Shifting Media Players

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Books
1:04 pm
Wed May 29, 2013

How OxyContin's Pain Relief Built 'A World Of Hurt'

iStockphoto.com

Originally published on Thu May 30, 2013 9:40 am

Prescription painkillers are among the most widely used drugs in America. In the decade since New York Times reporter Barry Meier began investigating their use and abuse, he says he has seen the number of people dying from overdoses quadruple — an increase Meier calls "staggering."

"The current statistic is that about 16,000 people a year die of overdoses involving prescription narcotics. ... It's a huge problem. The number of people dying from these drugs is second only to the number of people that die in car accidents," he tells Fresh Air's Terry Gross.

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Parallels
12:52 pm
Wed May 29, 2013

In China, Customer Service And Efficiency Begin To Blossom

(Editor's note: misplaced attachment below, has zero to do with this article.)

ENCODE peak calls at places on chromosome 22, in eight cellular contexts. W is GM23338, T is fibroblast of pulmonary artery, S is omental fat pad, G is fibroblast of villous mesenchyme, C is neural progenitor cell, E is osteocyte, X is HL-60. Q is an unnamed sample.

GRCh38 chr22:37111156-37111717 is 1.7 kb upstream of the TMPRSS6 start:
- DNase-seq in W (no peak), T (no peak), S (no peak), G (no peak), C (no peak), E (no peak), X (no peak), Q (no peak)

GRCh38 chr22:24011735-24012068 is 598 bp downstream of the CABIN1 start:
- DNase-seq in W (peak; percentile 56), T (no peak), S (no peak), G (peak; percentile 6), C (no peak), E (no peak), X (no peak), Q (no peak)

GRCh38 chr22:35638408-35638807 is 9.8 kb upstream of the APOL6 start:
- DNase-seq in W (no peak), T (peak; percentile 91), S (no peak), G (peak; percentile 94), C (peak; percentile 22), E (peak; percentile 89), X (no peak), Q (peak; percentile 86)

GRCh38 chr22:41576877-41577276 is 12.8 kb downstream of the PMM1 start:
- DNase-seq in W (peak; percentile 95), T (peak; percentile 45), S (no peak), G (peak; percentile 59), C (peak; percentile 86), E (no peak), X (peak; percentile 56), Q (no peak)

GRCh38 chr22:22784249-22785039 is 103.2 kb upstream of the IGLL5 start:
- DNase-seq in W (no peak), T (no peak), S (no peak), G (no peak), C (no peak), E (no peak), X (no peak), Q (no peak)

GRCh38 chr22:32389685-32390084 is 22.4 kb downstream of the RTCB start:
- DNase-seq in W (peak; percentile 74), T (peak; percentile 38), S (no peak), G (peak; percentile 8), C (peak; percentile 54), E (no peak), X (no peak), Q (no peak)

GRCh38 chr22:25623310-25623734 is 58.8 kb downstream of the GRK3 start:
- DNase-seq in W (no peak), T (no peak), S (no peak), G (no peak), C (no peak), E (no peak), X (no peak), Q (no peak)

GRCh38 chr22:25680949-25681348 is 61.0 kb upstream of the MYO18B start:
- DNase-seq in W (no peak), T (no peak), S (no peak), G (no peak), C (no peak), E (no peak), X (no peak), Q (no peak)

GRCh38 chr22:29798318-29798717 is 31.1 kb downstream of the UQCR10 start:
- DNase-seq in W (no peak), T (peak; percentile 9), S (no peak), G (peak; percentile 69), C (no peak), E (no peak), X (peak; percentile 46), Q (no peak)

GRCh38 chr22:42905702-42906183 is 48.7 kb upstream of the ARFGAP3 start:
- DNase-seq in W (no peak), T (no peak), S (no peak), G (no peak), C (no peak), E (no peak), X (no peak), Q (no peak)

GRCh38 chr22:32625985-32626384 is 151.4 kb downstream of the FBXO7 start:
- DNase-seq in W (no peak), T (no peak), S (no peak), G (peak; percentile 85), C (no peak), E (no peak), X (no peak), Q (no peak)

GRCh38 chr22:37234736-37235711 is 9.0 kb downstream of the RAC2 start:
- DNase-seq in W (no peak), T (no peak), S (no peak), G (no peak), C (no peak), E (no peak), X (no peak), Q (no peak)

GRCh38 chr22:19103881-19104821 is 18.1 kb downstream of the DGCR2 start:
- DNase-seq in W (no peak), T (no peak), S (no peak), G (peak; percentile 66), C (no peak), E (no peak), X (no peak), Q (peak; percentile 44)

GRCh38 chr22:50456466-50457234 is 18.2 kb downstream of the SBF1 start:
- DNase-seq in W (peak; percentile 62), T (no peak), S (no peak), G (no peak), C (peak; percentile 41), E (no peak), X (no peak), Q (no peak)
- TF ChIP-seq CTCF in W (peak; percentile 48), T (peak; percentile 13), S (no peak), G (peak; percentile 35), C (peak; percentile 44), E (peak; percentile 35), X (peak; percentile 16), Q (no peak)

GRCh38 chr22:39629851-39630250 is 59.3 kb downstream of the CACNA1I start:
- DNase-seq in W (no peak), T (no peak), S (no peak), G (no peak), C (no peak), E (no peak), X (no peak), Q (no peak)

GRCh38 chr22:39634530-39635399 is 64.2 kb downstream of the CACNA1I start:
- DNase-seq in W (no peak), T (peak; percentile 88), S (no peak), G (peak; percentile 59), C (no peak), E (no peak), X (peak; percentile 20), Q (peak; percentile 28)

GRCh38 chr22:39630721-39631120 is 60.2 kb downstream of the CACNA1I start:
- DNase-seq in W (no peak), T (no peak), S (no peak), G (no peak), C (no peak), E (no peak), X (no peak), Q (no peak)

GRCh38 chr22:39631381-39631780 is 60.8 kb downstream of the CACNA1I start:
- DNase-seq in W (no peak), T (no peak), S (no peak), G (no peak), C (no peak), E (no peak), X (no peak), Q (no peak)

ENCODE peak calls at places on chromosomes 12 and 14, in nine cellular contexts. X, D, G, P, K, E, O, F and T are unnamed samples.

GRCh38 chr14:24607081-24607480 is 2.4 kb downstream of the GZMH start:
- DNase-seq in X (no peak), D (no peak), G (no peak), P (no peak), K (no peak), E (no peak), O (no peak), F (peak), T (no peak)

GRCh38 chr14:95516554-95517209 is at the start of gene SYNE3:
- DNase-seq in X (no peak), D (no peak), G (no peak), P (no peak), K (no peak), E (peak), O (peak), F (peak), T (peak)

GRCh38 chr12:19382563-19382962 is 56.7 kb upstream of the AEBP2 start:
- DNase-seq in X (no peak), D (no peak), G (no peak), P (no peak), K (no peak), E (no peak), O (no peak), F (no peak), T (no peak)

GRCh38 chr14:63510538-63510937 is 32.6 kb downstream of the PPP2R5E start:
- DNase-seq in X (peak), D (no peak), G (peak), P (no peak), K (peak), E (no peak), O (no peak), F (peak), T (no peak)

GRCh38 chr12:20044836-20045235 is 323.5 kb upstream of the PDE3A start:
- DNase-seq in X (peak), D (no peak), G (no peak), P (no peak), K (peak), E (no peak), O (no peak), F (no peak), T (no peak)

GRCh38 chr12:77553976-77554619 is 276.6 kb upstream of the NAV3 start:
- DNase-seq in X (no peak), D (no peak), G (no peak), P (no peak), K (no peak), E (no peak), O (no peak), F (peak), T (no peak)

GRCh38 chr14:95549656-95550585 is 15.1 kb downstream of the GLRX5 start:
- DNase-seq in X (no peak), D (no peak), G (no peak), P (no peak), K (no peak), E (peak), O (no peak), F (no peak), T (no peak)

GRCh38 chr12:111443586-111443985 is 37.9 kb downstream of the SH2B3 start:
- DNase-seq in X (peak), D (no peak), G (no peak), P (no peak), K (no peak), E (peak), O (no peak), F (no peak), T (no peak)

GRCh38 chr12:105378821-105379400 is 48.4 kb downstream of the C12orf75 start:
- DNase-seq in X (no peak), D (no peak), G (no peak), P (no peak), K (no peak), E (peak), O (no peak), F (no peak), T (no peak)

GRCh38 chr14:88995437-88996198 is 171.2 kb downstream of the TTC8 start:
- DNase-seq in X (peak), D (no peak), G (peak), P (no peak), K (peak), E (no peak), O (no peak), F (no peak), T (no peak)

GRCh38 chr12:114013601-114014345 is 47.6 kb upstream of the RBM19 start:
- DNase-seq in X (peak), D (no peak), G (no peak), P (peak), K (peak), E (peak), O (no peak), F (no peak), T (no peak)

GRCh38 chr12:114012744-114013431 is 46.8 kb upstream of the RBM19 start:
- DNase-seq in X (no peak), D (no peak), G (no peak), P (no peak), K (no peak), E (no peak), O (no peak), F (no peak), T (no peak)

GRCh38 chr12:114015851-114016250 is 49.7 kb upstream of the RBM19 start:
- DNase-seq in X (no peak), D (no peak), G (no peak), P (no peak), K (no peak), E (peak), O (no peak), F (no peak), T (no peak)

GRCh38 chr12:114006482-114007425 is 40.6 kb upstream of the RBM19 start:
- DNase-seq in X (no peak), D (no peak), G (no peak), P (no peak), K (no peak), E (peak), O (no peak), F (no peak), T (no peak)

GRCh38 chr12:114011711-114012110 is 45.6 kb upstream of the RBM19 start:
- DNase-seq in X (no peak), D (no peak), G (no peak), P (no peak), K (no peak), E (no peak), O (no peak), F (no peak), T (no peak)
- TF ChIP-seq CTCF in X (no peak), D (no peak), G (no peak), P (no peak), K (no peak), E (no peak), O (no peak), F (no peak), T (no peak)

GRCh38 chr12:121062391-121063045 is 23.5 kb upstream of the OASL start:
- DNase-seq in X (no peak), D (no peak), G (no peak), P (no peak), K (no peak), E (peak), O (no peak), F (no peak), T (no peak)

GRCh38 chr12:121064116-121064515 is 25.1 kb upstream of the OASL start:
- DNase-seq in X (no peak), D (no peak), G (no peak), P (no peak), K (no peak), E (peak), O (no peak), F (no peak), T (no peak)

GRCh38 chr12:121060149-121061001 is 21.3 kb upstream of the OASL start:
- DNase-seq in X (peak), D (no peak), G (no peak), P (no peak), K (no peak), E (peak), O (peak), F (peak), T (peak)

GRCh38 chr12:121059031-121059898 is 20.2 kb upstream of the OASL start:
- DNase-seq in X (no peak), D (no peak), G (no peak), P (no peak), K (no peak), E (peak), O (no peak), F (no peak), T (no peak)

A couple waits for a high-speed train in the Chinese city of Qinhuangdao. Modern infrastructure and the expanding private sector have greatly increased efficiency and customer service in many parts of Chinese life.
Ed Jones AFP/Getty Images

Originally published on Wed May 29, 2013 4:56 pm

China's infamous bureaucracy has bedeviled people for ages, but in recent years, daily life in some major Chinese cities has become far more efficient.

For instance, when I worked in Beijing in the 1990s, many reporters had drivers. It wasn't because they didn't drive, but because they needed someone to deal with China's crippling bureaucracy.

I had a man named Old Zhao, who would drive around for days to pay our office bills at various government utility offices. Zhao would sit in line for hours, often only to be abused by functionaries.

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The Salt
12:32 pm
Wed May 29, 2013

Cooking With Cicadas: No Weirder Than Eating Cheese?

Cicada: It's what's for dinner?
Sean Bush AP

Originally published on Wed May 29, 2013 4:18 pm

You knew this one was coming.

Earlier this month, we told you about a U.N. report that makes the case for insects to improve global food security: They're cheap, plentiful and environmentally sustainable. Now, the coming of the 17-year cicadas provides East Coast Americans, for whom bug eating is considered novel at best, with an opportunity to try local insect cuisine.